The one thing basically all economists agree on is that “incentives matter.” The shift in incentives under value capture would cause dramatic and positive changes in the relationship between citizens and their community.

Well, then, since natural, resource values are purely social in their origin, created by the community, should not rent go to the community rather than to the Individual? Why tax industry and enterprise at all–why not just charge rent

– Albert Jay Nock, Henry George: Unorthodox American

Our current system has very perverse incentives. Want to go build a restaurant? Pay up. Want to buy up a prime location and hold it out of production? We’ve done everything in our power to make sure you get to keep the full value of your precious title. Want to build a community center to help the poor? Congratulations, you’ve just raised the rents for all the landless people in the area, and may have just “helped” them right out of a home.

As a landless person you have essentially no stake in your community. I walked through a poor neighborhood once and was shocked to find a big pile of garbage sitting out in the open in a vacant lot. I then saw one of the local residents walk by and chuck yet more garbage into it. I was puzzled by why anyone would do such a thing, but it makes perfect sense now. Even caring for the cleanliness of one’s community is of little benefit to the landless. Cleanliness raises rents, and littering lowers them.

You can see the same thing with the contentious issue of gentrification. Have you ever wondered why gentrification is so despised? Why should people hate that their community is improving? They should be rejoicing! Right?

Well, they would be under any sensible economic arrangement, but now it merely causes displacement and hardship. Wouldn’t it be great if improving the community actually… you know… improved the community. What a thought!


I do not claim that George’s remedy is a panacea that will cure by itself all our ailments. But I do claim that we cannot get rid of our basic troubles without it.”

– John Dewey, Steps to Economic Recovery

Given the fundamental nature of land, and access rights over it, unless the land question is taken into account, one of the primary consequences of any otherwise-positive economic reform, including the repeal of other special privileges, will be an increase in rent to landlords.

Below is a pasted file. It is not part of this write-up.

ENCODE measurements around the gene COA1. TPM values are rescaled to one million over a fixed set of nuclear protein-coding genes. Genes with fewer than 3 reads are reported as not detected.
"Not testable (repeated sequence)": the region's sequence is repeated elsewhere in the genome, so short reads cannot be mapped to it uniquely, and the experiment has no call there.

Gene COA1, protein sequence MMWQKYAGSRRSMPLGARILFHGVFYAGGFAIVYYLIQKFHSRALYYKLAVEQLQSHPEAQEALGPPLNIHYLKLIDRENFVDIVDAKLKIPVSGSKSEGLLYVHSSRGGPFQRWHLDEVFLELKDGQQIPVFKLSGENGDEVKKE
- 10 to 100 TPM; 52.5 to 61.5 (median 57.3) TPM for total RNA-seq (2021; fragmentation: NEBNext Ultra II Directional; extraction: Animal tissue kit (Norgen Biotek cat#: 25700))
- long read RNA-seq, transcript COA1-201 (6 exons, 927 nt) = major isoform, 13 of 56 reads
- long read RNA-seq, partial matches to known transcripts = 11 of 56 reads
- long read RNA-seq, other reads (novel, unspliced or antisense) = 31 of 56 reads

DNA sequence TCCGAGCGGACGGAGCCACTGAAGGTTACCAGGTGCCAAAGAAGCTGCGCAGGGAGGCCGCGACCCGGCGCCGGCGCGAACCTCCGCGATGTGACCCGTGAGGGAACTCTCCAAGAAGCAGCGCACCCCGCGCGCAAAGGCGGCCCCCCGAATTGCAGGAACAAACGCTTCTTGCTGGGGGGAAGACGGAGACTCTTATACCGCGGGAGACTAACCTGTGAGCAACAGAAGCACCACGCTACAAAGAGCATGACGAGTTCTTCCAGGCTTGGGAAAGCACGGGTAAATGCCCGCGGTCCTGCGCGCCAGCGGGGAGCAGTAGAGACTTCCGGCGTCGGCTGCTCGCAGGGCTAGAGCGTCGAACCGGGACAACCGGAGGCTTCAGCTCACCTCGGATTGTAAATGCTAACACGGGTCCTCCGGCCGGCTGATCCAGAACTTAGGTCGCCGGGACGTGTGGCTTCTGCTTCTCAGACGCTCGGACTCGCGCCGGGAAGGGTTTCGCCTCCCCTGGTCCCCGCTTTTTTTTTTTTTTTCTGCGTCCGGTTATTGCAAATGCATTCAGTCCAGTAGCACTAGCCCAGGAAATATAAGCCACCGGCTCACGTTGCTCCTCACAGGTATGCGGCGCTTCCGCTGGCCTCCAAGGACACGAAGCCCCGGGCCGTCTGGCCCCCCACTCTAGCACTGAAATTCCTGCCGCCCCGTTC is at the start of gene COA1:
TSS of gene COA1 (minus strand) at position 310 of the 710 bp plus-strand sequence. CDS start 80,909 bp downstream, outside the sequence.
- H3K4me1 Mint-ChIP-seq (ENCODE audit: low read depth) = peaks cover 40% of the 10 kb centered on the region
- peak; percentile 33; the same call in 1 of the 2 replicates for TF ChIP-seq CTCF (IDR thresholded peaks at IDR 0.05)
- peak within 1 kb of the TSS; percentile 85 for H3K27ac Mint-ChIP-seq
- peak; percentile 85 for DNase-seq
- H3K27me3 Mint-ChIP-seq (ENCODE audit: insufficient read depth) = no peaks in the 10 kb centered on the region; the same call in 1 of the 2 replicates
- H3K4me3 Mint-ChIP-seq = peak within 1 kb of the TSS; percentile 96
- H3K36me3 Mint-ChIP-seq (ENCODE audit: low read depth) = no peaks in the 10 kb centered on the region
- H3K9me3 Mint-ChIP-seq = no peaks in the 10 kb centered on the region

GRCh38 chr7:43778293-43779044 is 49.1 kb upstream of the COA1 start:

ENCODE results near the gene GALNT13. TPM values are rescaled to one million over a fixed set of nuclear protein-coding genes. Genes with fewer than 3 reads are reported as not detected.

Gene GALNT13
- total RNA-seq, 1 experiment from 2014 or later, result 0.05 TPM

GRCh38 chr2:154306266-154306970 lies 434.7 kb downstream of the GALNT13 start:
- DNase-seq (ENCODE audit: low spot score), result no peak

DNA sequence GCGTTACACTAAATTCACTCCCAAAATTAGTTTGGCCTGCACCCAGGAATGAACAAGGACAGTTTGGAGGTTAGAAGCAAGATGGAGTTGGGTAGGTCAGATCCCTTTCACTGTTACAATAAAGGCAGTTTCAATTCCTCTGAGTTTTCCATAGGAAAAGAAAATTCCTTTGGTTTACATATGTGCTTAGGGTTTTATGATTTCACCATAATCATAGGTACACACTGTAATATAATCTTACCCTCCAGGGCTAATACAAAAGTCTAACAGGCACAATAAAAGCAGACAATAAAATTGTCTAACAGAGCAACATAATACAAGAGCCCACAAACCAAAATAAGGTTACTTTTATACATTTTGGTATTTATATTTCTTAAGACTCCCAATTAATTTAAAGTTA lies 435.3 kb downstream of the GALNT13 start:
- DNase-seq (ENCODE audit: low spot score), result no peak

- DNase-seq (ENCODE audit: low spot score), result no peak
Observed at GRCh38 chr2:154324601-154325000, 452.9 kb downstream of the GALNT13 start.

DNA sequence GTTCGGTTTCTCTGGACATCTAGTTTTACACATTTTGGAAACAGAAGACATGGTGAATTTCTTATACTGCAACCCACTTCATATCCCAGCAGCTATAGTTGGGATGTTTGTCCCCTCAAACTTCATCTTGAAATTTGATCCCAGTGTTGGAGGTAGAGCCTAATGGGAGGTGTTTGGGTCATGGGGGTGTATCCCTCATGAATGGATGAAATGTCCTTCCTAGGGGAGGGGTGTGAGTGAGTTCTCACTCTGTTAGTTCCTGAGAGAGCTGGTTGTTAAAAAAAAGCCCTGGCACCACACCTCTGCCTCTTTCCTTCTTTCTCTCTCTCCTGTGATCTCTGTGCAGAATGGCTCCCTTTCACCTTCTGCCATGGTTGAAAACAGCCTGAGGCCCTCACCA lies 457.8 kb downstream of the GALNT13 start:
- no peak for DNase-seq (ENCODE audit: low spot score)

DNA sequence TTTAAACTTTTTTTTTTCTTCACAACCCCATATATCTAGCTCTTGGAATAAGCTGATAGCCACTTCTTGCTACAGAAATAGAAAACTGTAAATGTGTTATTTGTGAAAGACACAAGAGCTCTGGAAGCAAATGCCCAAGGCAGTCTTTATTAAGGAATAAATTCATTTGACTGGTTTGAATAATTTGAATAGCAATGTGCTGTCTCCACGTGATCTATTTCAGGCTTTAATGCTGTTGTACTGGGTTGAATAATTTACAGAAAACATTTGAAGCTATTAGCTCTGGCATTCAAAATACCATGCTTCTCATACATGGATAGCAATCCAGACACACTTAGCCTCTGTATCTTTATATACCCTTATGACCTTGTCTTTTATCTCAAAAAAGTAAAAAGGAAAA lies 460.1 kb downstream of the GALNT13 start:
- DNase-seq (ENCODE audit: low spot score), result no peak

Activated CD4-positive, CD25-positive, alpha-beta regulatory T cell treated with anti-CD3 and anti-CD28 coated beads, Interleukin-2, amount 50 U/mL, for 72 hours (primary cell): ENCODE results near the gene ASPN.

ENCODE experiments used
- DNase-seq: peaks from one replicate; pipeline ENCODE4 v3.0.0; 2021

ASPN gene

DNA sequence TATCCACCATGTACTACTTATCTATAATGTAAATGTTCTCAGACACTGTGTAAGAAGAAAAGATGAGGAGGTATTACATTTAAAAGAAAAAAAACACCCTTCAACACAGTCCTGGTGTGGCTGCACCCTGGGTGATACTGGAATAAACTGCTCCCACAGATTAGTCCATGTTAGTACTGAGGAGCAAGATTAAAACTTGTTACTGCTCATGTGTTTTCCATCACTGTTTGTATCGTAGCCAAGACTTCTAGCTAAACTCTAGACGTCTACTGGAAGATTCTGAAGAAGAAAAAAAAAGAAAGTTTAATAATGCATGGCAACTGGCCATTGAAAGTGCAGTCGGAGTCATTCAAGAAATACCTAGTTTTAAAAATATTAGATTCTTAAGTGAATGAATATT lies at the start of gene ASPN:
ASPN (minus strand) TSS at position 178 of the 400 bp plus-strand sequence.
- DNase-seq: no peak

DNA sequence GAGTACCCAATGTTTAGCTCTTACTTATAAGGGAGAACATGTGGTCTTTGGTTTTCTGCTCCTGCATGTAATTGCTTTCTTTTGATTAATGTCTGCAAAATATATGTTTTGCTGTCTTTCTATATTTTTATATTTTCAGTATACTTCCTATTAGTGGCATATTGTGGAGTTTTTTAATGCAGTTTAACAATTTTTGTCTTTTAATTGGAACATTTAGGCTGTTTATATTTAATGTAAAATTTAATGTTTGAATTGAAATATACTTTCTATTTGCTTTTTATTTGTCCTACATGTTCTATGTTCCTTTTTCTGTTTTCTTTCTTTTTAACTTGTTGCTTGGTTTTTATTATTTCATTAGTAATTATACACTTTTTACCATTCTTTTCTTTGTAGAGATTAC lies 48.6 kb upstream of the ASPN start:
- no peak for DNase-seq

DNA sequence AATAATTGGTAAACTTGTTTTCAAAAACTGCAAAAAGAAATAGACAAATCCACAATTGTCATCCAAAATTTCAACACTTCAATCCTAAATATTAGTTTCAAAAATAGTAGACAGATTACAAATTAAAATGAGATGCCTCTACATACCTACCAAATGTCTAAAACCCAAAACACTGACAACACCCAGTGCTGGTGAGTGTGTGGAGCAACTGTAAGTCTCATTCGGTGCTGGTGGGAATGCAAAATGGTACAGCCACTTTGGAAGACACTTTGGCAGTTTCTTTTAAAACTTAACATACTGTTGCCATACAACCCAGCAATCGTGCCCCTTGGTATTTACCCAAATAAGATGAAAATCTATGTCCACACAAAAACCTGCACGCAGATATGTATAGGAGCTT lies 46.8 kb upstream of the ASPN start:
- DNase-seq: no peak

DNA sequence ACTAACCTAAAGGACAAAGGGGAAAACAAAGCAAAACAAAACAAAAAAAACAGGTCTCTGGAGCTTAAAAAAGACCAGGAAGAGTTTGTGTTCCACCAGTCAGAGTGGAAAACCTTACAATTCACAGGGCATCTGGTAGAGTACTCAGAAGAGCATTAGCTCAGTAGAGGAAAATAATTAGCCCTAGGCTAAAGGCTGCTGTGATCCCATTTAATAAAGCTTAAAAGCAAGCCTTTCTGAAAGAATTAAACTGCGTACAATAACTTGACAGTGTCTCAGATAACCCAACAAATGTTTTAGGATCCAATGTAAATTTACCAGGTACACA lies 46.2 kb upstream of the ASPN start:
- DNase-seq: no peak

What has destroyed every previous civilization has been the tendency to the unequal distribution of wealth and power.

– Henry George, Progress and Poverty

Inequality is dangerous to liberty, and can enable vicious feedback loops of rent-seeking, which sets the stage for corporatism on one hand and state socialist counter-reactions on the other. Vast fortunes should not be worshipped by those who love liberty. They should be looked at skeptically, and seen as a red flag that something is amiss. Most great fortunes are not the result of voluntary interactions in the market, but by direct or indirect state intervention on behalf of the powerful. The mother of all those privileges is land speculation.

It’s time we heed the actual words of the classical liberals, so that we may create a system that works for everyone. No more compromises between prosperity and equality, freedom and justice. We can have it all.

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March 23rd, 2009 by Edward Miller

Nobody is a bigger supporter of energy efficiency than I am. Yet, it is urgent we understand that it is not a solution to our climate crisis.

What is the efficiency paradox?

The proposition was first put forward by William Stanley Jevons in his 1865 book The Coal Question. In it, Jevons observed that England’s consumption of coal soared after James Watt introduced his coal-fired steam engine, which greatly improved the efficiency of Thomas Newcomen’s earlier design. Source: Wikipedia